The Rim of the Pacific maritime exercise, which two years ago drew 25 nations, 46 surface ships, five submarines, 17 land forces and more than 200 aircraft and 25,000 personnel to Hawaii and Southern California, is still on for this summer — at least right now, the Navy said Monday.
RIMPAC, running through the month of July, boosts Hawaii’s economy by more than $50 million.
U.S. Indo-Pacific Command canceled Exercise Balikatan 2020, scheduled for May 4-15 in the Philippines, which last year saw the involvement of about 3,500 American service members.
Hundreds of Schofield Barracks soldiers were expected to participate this year. Military planners are looking for other engagement options.
Australia said Monday that after “careful deliberation” the government “decided not to proceed with the 2020 Marine Rotational Force — Darwin deployment at this time, given ongoing restrictions associated with COVID-19.”
The annual spring, six-month rotation of 2,500 Marines to Australia was to include Hawaii-based forces including MV-22 Ospreys, AH-1Z Viper and UH-1Y Venom helicopters, RQ-21 Blackjack drones and some Marines from the 1st Battalion, 3rd Marine Regiment.
Lt. Gen. Lewis Craparotta, commander of Marine Corps Forces Pacific, said in cooperation with Australia the deployment “is delayed at this time” with the understanding that “force protection must be a top priority for both countries.”
To be sure, it’s a confounding time at home and abroad for an Asia-Pacific U.S. military that needs to train and engage to keep the peace or fight and win if necessary in China, Russia and North Korea’s backyard.
The Pentagon on Monday made official previous pronouncements that the military would stop offering localized reporting on COVID-19 statistics — including for Hawaii — out of concerns that revealing hard-hit bases or units could compromise operational security.
Each of the services will provide a daily public update, Pentagon press secretary Alyssa Farah said in a release. The Pentagon will continue to provide a daily update of the full number of cases in all services and also for civilians, contractors and dependents.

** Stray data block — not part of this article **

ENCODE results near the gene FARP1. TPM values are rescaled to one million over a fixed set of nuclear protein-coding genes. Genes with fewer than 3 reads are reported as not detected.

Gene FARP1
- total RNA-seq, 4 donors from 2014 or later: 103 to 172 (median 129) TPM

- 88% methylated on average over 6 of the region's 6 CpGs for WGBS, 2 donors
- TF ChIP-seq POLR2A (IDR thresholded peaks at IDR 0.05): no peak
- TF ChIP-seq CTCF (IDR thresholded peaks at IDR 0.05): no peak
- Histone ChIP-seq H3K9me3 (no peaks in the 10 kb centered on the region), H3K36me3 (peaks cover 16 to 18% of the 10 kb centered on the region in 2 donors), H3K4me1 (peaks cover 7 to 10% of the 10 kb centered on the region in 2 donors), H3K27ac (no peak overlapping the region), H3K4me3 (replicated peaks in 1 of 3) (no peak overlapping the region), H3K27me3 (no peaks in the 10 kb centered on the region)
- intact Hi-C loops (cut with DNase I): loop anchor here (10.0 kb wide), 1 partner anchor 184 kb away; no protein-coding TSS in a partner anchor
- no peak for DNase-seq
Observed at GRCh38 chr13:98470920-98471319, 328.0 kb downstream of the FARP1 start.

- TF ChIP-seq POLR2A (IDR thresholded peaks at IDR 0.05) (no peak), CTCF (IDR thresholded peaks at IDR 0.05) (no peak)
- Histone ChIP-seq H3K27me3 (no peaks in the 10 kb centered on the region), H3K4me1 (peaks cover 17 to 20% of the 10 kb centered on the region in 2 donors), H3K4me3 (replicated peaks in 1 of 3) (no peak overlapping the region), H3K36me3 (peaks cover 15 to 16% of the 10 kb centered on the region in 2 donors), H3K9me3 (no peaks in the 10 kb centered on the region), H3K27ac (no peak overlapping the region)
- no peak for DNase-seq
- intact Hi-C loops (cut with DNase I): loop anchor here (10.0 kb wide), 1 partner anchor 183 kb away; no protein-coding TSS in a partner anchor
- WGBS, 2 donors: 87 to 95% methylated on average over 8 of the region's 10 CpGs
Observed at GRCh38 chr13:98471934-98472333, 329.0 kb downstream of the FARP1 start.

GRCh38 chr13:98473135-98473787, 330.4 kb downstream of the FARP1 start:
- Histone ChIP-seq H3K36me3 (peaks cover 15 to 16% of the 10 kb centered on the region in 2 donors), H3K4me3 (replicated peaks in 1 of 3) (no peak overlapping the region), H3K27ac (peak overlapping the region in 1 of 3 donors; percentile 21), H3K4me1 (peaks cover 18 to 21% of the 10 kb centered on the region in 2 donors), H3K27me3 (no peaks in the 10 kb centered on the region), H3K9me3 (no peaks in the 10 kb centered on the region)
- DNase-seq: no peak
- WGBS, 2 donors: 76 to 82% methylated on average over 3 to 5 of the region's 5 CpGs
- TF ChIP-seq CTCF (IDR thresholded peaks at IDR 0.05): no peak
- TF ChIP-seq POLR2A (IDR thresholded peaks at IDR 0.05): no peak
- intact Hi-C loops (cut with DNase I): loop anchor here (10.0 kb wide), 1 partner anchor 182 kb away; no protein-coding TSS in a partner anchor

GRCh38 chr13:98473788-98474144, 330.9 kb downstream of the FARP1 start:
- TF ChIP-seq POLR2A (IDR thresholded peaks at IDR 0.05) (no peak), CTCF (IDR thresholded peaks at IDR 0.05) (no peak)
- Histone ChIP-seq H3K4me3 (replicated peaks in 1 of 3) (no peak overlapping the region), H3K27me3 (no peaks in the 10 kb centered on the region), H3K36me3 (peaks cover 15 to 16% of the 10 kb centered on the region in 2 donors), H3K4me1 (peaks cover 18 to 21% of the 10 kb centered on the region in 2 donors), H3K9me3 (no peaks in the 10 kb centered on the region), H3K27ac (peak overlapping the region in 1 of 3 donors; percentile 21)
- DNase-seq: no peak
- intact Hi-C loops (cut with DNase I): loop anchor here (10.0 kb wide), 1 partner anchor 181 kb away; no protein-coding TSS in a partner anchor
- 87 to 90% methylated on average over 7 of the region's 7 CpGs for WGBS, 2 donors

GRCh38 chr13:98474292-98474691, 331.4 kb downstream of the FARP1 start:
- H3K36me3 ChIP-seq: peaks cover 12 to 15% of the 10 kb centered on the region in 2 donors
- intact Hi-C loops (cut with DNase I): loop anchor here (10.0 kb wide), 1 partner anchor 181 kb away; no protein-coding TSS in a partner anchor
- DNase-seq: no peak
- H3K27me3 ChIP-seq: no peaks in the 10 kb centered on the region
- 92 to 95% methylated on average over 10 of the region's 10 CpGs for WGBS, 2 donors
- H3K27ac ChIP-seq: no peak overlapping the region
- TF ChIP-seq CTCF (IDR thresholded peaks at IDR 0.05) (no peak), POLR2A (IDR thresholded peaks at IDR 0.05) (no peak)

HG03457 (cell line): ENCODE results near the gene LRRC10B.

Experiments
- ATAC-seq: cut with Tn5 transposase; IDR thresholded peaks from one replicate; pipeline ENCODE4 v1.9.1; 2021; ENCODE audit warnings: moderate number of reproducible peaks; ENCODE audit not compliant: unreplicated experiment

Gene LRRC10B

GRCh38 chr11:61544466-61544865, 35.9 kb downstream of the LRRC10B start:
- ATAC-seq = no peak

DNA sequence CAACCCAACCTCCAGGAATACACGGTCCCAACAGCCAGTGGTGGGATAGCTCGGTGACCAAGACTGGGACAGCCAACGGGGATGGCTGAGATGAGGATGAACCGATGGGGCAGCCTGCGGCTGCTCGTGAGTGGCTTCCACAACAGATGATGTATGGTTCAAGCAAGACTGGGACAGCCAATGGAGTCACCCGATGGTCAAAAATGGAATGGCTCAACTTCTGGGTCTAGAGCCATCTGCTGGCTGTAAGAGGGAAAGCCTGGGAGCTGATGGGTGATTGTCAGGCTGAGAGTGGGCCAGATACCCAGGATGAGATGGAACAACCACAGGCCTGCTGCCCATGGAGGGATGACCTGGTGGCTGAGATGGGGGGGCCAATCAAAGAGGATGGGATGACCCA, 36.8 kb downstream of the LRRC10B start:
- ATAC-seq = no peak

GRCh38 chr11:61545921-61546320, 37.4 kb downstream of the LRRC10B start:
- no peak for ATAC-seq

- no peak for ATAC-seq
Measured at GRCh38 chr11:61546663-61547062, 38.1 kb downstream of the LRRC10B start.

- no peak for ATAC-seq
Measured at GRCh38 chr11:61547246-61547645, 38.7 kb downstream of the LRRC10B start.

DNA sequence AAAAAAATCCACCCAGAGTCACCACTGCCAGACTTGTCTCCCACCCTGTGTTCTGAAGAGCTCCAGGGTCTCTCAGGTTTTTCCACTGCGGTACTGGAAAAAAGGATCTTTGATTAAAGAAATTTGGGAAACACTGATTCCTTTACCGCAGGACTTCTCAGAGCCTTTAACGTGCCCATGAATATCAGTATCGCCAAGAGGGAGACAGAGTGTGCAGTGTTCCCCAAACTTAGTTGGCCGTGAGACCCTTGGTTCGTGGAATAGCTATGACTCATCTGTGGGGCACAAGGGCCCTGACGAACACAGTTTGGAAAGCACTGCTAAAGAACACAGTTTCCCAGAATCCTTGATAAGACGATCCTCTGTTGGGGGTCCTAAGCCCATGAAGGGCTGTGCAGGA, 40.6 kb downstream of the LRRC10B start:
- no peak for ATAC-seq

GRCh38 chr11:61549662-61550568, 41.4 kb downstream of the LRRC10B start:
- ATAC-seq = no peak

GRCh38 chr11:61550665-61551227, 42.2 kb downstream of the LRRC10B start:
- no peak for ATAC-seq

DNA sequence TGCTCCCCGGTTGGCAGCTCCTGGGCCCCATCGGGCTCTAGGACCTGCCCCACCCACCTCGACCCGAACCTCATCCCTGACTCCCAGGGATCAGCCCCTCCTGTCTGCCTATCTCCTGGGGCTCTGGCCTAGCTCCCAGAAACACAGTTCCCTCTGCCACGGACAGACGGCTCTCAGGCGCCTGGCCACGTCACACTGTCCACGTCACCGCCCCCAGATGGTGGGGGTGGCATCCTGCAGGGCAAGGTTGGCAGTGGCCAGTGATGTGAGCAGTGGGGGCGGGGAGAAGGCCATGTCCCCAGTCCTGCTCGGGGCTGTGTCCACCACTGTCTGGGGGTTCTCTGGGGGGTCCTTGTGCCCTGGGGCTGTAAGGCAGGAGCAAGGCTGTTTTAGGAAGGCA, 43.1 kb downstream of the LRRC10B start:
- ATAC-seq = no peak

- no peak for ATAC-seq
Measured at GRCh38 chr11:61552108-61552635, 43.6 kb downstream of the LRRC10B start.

“Base commanders are instructed to continue to work with local community health officials to share information on base community cases,” Farah said.
But as the COVID-19 crisis grows, “we will not report the aggregate number of individual service member cases at individual unit, base or combatant commands,” she said, adding the Pentagon will do its best “to balance transparency in this crisis with operational security.”
Military-related COVID-19 cases across the Defense Department had risen to 1,087 with about 569 troops afflicted, as opposed to dependents or military civilians.
Hawaii military branches last reported — before being cut off Friday from doing so — about 15 cases through Tripler Army Medical Center.
All service branches in Hawaii have been and will continue to report daily to state health officials how many positive COVID-19 cases they have, state Health Department spokeswoman Janice Okubo said.
U.S. Indo-Pacific Command at Camp H.M. Smith said it tracks all COVID-19 cases in the region, including Hawaii.
All positive DOD cases in Hawaii are reported by the local service public health office — located at Tripler — to the state Health Department, said Lt. Cmdr. Nicole Schwegman, a spokeswoman for the command.
“This information is included in the state’s daily release,” she said.
In addition to positive cases, Indo-Pacific Command said it tracks individuals using the following classifications:
>> Persons Under Investigation. Individuals who are getting tested or awaiting results from a COVID-19 test, including individuals not at work because of COVID-19 symptoms including fever, cough or shortness of breath.
>> Restriction of Movement. A service member, civilian, contractor or family member who recently traveled to a suspect country, the mainland or a U.S. territory who are required to remain at home or in quarters for 14 days.
>> Quarantined. Individuals who have come into contact with a known COVID-19-positive individual and are at home or in quarters for 14 days as a precaution.